By James Ratemo
Solutions to most of Africa’s problems lie in technology. This explains the myriad of technology projects and competitions started by leading companies across the globe to unravel solutions to Africa’s pertinent challenges.
Team QuestO from Uganda’s Makerere University is the winner of 2011 edition of the regional contest of the Microsoft sponsored technology competition on problem solving.
Dubbed, The Imagine Cup, the student competition centers on the use of imagination, creativity and technology to help solve some of the world’s toughest problems.
Teams comprising students from universities from Kenya and Uganda competed during a challenging day of presentations.
The winner, in the category of software Design,showcased a desktop,mobile and web based system, dubbed CRIMEX, that focuses on crime pattern analysis in developing countries.
Joseph Lutalo,a finalist at the College of Science and Joshua Kaizzi, a first year student in 3D animations at the college of Computing and Informatics, under the mentorship of Joseph Kaizzi,a past participant in two Imagine Cup worldwide finals,will now go on to compete in 2011 Worldwide Finals, which will take place in New York City, USA in July.
We were speechless
“We were speechless. To have won this competition , and to have the opportunity to represent our country at Worldwide Imagine Cup alongside some of the brightest young minds, is an honour…we’re thrilled to have the opportunity to compete with students from around the globe who, like us, are passionate about making a difference in the world,” said Jospeh Lutalo of team QuestO.
Inspired by real problems submitted by intergovernmental organizations, nongovernmental organizations, and non-profits through a new program called Imagine Cup Solve This, each of the eleven competing teams were honoured for their work to address some of the region’s toughest challenges.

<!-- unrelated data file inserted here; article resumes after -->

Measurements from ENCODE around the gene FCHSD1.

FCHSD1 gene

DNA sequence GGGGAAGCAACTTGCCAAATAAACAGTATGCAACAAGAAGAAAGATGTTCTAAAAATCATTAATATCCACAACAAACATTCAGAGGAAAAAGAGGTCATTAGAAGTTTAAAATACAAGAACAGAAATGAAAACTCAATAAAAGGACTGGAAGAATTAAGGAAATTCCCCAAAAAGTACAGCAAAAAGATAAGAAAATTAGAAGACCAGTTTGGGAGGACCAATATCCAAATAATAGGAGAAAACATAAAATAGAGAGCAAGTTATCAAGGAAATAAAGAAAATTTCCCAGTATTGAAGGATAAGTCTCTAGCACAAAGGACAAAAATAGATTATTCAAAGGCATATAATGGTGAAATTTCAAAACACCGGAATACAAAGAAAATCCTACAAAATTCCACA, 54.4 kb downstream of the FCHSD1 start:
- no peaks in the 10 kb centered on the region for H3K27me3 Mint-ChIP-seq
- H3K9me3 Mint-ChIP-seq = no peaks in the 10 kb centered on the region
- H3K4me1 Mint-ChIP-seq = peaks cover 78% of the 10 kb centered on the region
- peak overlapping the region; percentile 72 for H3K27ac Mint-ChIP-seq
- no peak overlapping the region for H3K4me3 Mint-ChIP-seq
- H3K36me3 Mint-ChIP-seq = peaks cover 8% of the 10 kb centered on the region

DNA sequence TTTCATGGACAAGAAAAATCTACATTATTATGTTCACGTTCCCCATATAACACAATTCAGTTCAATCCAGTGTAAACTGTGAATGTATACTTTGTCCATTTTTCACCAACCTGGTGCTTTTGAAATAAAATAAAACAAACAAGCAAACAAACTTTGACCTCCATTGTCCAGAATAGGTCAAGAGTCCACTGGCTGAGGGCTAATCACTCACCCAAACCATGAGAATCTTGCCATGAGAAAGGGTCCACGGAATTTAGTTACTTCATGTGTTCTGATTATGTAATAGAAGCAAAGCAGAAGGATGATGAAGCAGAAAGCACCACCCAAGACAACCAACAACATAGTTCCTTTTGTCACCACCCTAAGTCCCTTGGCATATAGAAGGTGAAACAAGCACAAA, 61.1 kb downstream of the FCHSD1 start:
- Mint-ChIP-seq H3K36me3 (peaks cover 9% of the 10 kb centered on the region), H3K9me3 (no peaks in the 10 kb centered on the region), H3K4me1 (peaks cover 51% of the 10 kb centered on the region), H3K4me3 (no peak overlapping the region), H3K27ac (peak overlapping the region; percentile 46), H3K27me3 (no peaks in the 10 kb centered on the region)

“Each team that competed in the competition deserves the highest recognition for the creativity and imagination applied to some of the world’s biggest challenges. We’re proud to honour these young students who we believe truly exemplify the spirit of the Imagine Cup competition, and we’ll be cheering on team QuestO as they compete on the world stage in New York City,” said Louis Otieno, General Manager, Microsoft East and Southern Africa.
Now in its ninth year, the Imagine Cup has grown to become the world’s premier student technology competition with more than 325,000 students representing 100 countries participating in last year’s event. With a competition theme inspired by the United Nations Millennium Development Goals to “Imagine a world where technology helps solve the toughest problems,” the Imagine Cup spans one year, beginning with local, regional and online contests culminating in the Worldwide Finals.
As an example of the type of real-world solutions the Imagine Cup judges are looking for, last year, the winning team at the Worldwide Finals from Thailand developed a project that would help the hearing-impaired to communicate in the classroom. Their software, called eyeFeel, used a number of technologies, including speech and facial recognition systems and a text-to-sign language translator, to facilitate real-time conversations with someone who is deaf. They were awarded USD25,000 to bring their innovation to market.
Team QuestO will join the brightest young minds to compete on the world stage where they will have an opportunity to make new friends, and harness the power of technology to take on the world’s toughest problems.
Just in September 2010, a Kenyan company won sh80million ($1,000,000) in the Nokia’s Growth Economy Venture Challenge.
Virtual City Ltd, a home-grown Kenyan company, won the prize for developing a solution that aims at addressing systemic issues along the Supply Chain for distributors and retailers of Fast Moving Consumer Goods (FMCG) in emerging markets.
Virtual City developed a solution dubbed Mobile Distributor – aimed at streamlining the supply chain for distributors and retailers of Fast Moving Consumer Goods in emerging markets.
Nokia called on innovators from around the world to create a mobile product or service to improve the lives of people in developing nations and compete for the chance to win venture capital investment of $1 million.
Many analysts have said technology holds key to most of Africa’s challenges in health, education, concervation, construction and business sectors.